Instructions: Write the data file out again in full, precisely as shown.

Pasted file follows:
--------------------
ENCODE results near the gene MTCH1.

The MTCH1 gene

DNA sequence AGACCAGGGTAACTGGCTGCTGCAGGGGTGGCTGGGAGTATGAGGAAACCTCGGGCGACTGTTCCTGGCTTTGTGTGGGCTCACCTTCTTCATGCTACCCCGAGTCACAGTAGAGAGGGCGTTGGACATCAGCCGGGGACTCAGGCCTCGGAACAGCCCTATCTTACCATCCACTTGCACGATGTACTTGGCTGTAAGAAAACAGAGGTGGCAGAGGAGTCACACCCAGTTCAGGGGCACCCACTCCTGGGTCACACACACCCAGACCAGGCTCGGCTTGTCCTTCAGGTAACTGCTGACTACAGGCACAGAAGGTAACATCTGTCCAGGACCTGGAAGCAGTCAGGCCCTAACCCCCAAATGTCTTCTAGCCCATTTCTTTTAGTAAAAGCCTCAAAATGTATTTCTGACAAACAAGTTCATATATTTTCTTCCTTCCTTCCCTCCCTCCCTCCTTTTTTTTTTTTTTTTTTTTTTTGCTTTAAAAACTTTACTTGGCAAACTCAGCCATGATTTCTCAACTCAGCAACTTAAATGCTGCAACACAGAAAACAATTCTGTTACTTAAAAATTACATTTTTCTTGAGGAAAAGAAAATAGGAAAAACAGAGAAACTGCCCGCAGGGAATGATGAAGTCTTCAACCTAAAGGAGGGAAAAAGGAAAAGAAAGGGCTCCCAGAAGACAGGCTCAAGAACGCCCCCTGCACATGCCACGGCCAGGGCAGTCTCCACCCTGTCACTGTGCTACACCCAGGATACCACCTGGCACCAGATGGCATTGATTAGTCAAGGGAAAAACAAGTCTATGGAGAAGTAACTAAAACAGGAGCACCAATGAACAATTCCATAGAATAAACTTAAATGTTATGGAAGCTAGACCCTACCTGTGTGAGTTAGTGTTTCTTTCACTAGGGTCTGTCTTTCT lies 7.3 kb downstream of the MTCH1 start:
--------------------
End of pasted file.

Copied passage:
ENCODE results near the gene MTCH1.

The MTCH1 gene

DNA sequence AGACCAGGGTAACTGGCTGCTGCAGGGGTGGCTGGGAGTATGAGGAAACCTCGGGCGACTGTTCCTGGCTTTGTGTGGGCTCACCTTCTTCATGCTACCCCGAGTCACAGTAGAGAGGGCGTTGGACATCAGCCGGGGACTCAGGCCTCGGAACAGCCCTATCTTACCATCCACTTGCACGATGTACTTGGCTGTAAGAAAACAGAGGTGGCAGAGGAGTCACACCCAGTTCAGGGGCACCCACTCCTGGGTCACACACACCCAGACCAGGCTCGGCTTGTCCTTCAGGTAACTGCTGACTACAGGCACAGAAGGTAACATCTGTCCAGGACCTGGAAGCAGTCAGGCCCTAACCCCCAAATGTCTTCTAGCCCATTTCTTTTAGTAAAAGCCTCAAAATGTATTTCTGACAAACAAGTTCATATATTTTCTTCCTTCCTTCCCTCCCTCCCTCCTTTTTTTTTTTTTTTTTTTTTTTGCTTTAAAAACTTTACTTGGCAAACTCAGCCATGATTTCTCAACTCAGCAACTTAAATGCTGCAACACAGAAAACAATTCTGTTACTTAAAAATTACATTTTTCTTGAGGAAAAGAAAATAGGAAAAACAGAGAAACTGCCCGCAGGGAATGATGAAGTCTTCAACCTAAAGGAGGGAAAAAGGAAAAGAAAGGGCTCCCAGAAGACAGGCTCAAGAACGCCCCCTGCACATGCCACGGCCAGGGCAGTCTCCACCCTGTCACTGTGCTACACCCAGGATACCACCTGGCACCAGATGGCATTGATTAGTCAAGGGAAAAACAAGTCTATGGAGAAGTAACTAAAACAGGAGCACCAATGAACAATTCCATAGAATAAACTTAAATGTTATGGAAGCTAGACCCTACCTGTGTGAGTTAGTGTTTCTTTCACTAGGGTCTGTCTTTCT lies 7.3 kb downstream of the MTCH1 start: